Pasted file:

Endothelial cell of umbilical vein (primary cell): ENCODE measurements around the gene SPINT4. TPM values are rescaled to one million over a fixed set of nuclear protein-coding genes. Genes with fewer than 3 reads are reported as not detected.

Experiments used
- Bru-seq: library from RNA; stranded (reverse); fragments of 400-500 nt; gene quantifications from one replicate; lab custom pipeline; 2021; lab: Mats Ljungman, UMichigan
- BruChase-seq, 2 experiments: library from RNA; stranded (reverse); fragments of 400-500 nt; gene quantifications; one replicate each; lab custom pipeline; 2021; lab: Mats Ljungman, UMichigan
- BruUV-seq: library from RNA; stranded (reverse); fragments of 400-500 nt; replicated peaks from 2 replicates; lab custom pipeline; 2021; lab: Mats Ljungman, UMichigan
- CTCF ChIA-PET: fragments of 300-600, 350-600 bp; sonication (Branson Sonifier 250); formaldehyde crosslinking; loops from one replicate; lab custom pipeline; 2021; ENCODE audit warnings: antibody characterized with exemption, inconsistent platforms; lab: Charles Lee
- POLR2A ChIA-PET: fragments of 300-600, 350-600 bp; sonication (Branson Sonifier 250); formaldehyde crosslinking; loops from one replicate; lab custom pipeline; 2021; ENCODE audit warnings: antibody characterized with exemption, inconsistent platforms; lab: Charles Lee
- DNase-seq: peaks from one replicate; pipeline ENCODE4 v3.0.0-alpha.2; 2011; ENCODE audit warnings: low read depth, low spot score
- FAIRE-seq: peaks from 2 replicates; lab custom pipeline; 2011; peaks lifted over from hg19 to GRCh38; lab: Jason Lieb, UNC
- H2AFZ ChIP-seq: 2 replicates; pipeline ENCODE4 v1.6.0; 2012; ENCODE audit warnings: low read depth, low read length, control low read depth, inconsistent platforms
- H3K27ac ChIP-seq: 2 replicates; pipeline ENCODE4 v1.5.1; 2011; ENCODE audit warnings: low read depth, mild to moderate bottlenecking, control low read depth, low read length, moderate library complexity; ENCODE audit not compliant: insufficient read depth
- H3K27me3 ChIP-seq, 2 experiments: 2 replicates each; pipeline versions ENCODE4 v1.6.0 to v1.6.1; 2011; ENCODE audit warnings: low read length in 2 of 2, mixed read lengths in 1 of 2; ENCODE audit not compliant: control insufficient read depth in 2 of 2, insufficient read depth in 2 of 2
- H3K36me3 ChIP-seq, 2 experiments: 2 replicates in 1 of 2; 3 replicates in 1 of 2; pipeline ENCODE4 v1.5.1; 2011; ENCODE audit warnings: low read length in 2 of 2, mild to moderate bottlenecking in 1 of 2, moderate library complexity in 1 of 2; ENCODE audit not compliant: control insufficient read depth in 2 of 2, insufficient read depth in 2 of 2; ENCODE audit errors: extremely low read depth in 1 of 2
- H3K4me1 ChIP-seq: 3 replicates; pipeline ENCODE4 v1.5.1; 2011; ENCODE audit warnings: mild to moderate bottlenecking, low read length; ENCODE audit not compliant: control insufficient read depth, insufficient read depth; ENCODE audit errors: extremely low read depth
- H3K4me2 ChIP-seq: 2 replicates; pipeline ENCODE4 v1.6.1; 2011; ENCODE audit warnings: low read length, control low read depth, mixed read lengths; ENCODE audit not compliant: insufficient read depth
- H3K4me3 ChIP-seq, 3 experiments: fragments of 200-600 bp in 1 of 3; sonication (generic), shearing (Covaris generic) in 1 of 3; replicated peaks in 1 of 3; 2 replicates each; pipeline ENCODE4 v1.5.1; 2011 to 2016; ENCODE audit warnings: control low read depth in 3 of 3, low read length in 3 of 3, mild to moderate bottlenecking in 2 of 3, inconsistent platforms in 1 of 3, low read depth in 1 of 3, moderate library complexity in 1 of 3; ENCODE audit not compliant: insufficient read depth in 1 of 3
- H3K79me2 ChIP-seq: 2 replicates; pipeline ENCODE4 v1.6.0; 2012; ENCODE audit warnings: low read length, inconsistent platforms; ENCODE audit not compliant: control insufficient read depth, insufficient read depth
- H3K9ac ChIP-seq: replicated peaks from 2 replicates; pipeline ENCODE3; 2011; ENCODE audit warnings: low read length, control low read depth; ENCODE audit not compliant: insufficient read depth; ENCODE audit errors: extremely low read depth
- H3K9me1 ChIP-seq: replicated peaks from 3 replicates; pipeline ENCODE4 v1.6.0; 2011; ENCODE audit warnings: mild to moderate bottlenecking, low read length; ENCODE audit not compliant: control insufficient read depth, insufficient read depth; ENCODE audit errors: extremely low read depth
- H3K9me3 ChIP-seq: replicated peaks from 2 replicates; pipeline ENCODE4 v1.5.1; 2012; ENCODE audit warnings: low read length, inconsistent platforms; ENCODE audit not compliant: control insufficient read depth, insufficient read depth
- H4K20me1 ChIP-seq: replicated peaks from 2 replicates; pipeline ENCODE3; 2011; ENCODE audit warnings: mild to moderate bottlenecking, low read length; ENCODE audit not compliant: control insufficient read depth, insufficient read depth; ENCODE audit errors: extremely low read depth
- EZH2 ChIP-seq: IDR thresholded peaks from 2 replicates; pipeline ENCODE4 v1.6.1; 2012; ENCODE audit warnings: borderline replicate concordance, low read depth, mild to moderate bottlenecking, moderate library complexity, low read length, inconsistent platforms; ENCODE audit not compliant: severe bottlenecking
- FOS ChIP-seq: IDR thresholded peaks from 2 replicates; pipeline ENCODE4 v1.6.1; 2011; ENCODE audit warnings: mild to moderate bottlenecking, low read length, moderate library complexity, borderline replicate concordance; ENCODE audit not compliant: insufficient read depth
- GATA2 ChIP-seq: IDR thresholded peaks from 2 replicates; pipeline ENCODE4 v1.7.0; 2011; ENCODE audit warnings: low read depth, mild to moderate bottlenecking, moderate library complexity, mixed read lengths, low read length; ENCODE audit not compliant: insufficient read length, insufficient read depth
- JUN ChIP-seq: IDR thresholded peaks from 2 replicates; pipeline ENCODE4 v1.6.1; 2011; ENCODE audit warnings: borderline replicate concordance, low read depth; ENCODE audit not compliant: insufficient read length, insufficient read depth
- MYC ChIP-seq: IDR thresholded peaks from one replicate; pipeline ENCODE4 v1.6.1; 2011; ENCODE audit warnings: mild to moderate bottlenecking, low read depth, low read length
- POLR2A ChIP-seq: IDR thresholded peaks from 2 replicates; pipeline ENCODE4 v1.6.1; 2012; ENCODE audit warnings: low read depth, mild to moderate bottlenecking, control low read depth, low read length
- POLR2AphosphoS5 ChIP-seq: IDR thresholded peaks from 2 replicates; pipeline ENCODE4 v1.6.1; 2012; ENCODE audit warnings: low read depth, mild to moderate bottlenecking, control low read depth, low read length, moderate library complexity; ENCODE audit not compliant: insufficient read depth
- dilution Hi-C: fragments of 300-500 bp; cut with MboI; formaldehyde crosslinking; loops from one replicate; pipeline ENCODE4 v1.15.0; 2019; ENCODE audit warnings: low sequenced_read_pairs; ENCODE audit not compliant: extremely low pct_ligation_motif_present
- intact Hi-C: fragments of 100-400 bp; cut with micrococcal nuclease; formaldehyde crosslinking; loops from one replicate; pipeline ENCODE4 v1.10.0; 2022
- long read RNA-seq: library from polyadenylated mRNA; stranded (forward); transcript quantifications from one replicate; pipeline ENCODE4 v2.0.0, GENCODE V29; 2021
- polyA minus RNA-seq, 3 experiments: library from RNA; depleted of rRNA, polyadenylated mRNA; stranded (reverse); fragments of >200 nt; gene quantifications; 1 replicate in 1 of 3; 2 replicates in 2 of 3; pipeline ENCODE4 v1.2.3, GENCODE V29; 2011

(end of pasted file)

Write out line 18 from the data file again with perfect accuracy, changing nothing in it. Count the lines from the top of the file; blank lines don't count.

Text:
- H3K9ac ChIP-seq: replicated peaks from 2 replicates; pipeline ENCODE3; 2011; ENCODE audit warnings: low read length, control low read depth; ENCODE audit not compliant: insufficient read depth; ENCODE audit errors: extremely low read depth